IDEAS home Printed from https://ideas.repec.org/
MyIDEAS: Login to save this article or follow this journal

Taxation and Household Labour Supply

  • Nezih Guner
  • Remzi Kaygusuz
  • Gustavo Ventura

We evaluate reforms to the U.S. tax system in a life cycle set-up with heterogeneous married and single households and with an operative extensive margin in labour supply. We restrict our model with observations on gender and skill premia, labour-force participation of married females across skill groups, children, and the structure of marital sorting. We concentrate on two revenue-neutral tax reforms: a proportional income tax and a reform in which married individuals file taxes separately (separate filing). Our findings indicate that tax reforms are accompanied by large increases in labour supply that differ across demographic groups, with the bulk of the increase coming from married females. Under a proportional income tax reform, married females account for more than 50% of the changes in hours across steady states, while under separate filing reform, married females account for all the change in hours. Copyright , Oxford University Press.

If you experience problems downloading a file, check if you have the proper application to view it first. In case of further problems read the IDEAS help page. Note that these files are not on the IDEAS site. Please be patient as the files may be large.

File URL: http://hdl.handle.net/10.1093/restud/rdr049
Download Restriction: Access to full text is restricted to subscribers.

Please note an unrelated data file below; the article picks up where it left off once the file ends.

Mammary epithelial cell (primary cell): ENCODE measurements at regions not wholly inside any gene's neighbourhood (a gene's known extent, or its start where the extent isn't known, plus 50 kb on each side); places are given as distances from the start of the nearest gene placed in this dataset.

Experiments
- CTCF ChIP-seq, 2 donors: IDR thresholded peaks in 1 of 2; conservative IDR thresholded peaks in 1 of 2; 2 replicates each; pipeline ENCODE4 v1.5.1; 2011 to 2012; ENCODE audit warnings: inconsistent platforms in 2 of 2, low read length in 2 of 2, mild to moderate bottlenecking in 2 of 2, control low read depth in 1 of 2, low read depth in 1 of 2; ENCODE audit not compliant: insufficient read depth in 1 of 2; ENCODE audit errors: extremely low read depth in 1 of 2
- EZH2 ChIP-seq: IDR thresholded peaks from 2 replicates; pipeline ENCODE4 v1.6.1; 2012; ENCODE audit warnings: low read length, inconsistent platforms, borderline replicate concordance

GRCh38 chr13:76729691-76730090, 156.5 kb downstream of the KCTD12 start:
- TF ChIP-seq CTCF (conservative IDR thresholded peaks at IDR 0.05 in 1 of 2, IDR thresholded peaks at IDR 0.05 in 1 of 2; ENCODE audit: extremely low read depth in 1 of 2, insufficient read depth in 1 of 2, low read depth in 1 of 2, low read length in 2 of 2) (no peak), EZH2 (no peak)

As the access to this document is restricted, you may want to look for a different version under "Related research" (further below) or search for a different version of it.

Article provided by Oxford University Press in its journal The Review of Economic Studies.

Volume (Year): 79 (2012)
Issue (Month): 3 ()
Pages: 1113-1149

as
in new window

Handle: RePEc:oup:restud:v:79:y:2012:i:3:p:1113-1149
Contact details of provider:

References listed on IDEAS
Please report citation or reference errors to , or , if you are the registered author of the cited work, log in to your RePEc Author Service profile, click on "citations" and make appropriate adjustments.:

as in new window
  1. Jacob Mincer & Haim Ofek, 1982. "Interrupted Work Careers: Depreciation and Restoration of Human Capital," Journal of Human Resources, University of Wisconsin Press, vol. 17(1), pages 3-24.
  2. Hilary W. Hoynes & Nada Elissa, 2005. "Behavioral Responses to Taxes:Lessons from the EITC and Labor Supply," Working Papers 529, University of California, Davis, Department of Economics.
  3. David Altig, 2001. "Simulating Fundamental Tax Reform in the United States," American Economic Review, American Economic Association, vol. 91(3), pages 574-595, June.
  4. Henrik Jacobsen Kleven & Claus Thustrup Kreiner & Emmanuel Saez, 2009. "The Optimal Income Taxation of Couples," Econometrica, Econometric Society, vol. 77(2), pages 537-560, 03.
  5. Lee Ohanian & Andrea Raffo & Richard Rogerson, 2006. "Long-Term Changes in Labor Supply and Taxes: Evidence from OECD Countries, 1956-2004," NBER Working Papers 12786, National Bureau of Economic Research, Inc.
  6. Juan Carlos Conesa & Dirk Krueger, 2005. "On the Optimal Progressivity of the Income Tax Code," NBER Working Papers 11044, National Bureau of Economic Research, Inc.
  7. Mulligan Casey B, 2001. "Aggregate Implications of Indivisible Labor," The B.E. Journal of Macroeconomics, De Gruyter, vol. 1(1), pages 1-35, April.
  8. Michael P. Keane, 2011. "Labor Supply and Taxes: A Survey," Journal of Economic Literature, American Economic Association, vol. 49(4), pages 961-1075, December.
  9. Remzi Kaygusuz, 2010. "Taxes and Female Labor Supply," Review of Economic Dynamics, Elsevier for the Society for Economic Dynamics, vol. 13(4), pages 725-741, October.